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Café Pergolesi, Jan. 20, 1954: This old Dentist Miller converted house had as many stories about it as the present-day Café Pergolesi does. It was built circa 1890 and was a single-family residence. It's an example of Stick-Eastlake style architecture.

Bruce Bratton

YEARLY RAP-UP. As this last year of the old millennium or the first year of the new millennium (remember that discussion?) ends, there are a few old items I'd like to re-emphasize. I still worry about Lockheed up there in Bonny Doon. I'm worried that with some decision made in some far distant city they could lay off the few remaining employees and leave that place in a flash. The issue--and nobody takes it seriously--is that there are serious pollution problems up there. Maybe we need to have an ex-employee step forward and tell us about the buried oil drums, the pools covered and uncovered of rocket fuel mixes that sat there for decades. I know our county doesn't have the staff to adequately inspect and enforce what needs to be done. Someday, the folks who live downhill from Lockheed are going to realize that the toxic wastes are being washed downhill and into streams and water supplies. It'll be too late by then; Lockheed will have sold, deeded or done some wild scheme--then it'll be our problem. I know I've said this before, and it could be beating a dead horse, but taking some action and placing that toxic responsibility on Lockheed now could save that horse's and our lives.

SEEN AT THE SYMPHONY. Mayor Tim Fitzmaurice and wife were at the Nov. 11 concert as usual. Tim is not only a symphony enthusiast but also wrote an opera. He probably won't make going to the symphony a new law, but it wouldn't be all bad. I also ran into Norm Lezin. We chuckled and laughed about the results of the district-elections measure. Norm (who was one of the major movers behind the battle for district elections) said basically, Oh well, we'll just do it all over again. He was probably just kidding--that Norm always joking ... ha, ha, ha?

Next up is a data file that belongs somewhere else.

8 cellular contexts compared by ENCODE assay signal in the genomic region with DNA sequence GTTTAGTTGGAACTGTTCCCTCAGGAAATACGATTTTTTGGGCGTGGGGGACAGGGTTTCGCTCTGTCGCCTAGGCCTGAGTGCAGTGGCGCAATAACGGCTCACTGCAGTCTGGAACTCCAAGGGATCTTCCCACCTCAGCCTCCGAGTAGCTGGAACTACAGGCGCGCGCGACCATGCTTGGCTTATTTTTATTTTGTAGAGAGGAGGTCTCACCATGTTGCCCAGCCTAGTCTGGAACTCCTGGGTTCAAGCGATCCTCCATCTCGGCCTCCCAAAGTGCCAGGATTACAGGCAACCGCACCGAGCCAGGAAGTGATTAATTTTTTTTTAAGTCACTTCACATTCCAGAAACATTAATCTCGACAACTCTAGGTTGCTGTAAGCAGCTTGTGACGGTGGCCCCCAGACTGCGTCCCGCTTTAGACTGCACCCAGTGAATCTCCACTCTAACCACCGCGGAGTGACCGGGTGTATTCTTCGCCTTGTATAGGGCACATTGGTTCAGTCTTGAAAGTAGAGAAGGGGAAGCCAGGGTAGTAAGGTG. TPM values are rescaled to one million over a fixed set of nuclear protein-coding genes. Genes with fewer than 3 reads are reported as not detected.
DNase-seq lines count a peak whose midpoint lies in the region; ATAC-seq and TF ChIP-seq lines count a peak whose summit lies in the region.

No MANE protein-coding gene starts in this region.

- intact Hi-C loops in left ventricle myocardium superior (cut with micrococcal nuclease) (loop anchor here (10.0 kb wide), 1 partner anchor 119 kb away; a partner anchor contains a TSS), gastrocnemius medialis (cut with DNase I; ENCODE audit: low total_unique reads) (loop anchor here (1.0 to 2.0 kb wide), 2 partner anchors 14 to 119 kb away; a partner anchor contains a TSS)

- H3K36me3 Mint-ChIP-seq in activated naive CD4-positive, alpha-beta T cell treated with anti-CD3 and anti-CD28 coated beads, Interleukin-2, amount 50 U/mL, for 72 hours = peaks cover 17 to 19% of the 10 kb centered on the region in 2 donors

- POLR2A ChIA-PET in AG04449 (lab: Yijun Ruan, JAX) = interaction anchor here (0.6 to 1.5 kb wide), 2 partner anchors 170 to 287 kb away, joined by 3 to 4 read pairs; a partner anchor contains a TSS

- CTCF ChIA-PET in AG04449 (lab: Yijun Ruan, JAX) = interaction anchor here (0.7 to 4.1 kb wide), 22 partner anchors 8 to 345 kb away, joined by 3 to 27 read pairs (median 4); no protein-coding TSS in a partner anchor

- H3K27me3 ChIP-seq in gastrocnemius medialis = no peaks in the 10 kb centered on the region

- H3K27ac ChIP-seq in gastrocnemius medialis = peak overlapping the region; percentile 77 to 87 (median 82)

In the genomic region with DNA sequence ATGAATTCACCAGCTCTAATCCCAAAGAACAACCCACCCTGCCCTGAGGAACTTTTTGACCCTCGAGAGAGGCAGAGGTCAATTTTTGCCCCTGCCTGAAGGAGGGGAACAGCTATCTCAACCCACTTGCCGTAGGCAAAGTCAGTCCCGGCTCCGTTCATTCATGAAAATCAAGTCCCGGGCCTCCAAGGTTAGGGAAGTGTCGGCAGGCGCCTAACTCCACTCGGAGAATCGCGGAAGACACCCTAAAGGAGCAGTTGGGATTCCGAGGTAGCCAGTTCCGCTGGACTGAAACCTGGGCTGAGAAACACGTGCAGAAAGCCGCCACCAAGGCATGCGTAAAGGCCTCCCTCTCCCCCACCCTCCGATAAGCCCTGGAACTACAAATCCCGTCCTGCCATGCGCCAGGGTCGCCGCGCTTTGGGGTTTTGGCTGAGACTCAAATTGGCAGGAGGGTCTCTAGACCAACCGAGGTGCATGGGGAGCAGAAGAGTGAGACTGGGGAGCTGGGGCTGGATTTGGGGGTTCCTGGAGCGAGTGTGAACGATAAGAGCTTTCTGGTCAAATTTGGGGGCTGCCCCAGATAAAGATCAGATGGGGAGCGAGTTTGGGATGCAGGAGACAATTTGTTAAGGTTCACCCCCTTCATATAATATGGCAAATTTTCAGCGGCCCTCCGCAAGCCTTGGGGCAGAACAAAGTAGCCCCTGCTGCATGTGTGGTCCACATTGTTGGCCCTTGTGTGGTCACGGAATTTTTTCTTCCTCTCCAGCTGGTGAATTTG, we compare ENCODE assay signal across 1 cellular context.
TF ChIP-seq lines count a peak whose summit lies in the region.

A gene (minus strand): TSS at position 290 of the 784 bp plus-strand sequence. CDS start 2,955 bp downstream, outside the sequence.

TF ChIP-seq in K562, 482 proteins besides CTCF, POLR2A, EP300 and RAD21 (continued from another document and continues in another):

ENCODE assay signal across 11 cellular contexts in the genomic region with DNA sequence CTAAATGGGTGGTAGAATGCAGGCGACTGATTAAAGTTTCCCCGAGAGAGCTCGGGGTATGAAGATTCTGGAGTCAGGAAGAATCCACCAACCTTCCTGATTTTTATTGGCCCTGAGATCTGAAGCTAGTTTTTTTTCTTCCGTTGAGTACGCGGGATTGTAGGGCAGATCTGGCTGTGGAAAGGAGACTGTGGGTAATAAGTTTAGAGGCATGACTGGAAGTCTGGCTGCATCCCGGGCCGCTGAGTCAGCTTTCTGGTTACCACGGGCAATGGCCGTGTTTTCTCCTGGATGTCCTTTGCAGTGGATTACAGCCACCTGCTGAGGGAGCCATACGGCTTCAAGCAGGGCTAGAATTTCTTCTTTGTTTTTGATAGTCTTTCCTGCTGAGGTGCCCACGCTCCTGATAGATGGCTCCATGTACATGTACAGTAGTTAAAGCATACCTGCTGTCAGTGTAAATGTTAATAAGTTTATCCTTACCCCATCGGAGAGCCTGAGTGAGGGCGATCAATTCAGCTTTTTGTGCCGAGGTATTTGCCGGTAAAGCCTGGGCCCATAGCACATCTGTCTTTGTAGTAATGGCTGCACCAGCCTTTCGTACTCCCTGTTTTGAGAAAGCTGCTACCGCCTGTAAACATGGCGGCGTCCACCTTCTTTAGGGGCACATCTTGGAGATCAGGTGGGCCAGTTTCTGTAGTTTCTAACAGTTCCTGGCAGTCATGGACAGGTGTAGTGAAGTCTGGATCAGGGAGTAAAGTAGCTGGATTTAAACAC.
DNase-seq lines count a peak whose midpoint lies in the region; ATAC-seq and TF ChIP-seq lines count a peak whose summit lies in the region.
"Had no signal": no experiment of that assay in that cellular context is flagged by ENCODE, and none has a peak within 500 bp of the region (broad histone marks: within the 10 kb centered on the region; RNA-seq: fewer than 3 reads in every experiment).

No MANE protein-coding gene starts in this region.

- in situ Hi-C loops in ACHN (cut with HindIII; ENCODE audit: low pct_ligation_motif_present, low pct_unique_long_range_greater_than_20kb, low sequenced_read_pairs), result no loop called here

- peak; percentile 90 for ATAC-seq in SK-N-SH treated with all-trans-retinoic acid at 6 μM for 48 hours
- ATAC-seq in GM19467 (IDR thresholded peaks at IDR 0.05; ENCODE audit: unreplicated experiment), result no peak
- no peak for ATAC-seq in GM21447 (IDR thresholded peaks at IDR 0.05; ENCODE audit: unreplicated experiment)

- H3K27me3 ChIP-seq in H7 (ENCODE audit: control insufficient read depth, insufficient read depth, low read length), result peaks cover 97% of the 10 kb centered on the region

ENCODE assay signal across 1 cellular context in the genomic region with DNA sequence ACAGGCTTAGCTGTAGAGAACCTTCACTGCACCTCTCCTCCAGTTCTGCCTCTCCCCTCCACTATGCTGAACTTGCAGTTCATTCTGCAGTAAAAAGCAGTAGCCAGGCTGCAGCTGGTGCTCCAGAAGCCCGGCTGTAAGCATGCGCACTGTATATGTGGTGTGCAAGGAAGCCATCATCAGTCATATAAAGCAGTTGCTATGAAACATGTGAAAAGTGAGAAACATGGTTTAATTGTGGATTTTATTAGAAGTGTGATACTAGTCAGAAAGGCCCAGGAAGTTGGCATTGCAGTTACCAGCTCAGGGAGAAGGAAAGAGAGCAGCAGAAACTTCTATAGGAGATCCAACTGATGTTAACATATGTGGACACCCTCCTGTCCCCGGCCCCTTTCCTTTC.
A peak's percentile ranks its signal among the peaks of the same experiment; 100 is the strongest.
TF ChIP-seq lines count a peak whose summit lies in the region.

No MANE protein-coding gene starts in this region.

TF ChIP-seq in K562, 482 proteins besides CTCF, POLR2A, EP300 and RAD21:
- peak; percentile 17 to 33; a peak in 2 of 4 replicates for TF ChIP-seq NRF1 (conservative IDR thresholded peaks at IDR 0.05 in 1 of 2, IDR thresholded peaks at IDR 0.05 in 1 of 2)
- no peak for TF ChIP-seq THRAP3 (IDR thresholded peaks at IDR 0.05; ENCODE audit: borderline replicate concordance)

CLEAN BILL OF HEALTH. The public is demanding higher and higher standards of purity of the foods we eat. Labels are getting more stringent, and we care more now about altered foods. Yet our restaurants are getting away with all sorts of health violations that we don't know about. In the San Jose area, The Mercury News found widespread food-safety violations at local restaurants, grocery stores and other food establishments. And some restaurants were allowed to stay open despite numerous violations. Because of that, Santa Clara County Supervisors now require restaurants to provide a copy of their most recent inspection report to anyone who asks. They then voted unanimously to place inspection scores and details of inspections online by July 1. It's important to note that the Silicon Valley chapter of the California Restaurant Association was behind the plan, even though statewide the association doesn't support placard grading. I'm not sure how many people are aware that Guv Davis signed a law saying anyone can ask to see any restaurant's inspection report. San Francisco is working on the web listings too . It's true that restaurant inspection reports have always been available, but you had to go to the health department to check them out. L.A. not only has online reports but also added letter grades based on those inspections. You see them posted outside every eatery down there, and my daughters tell me it's made a big difference. The L.A. website for inspections has become very popular as everybody looks up their favorite place before driving there. Right now, only San Mateo County has online postings for its 3,500 food establishments. What I'm obviously leading up to is that we need to do that here in Santa Cruz County. It's a win-win situation. The restaurants get to stay in shape, and we get to eat at our favorite places without fear. It's a task our new Board of Supervisors should be able to work out easily.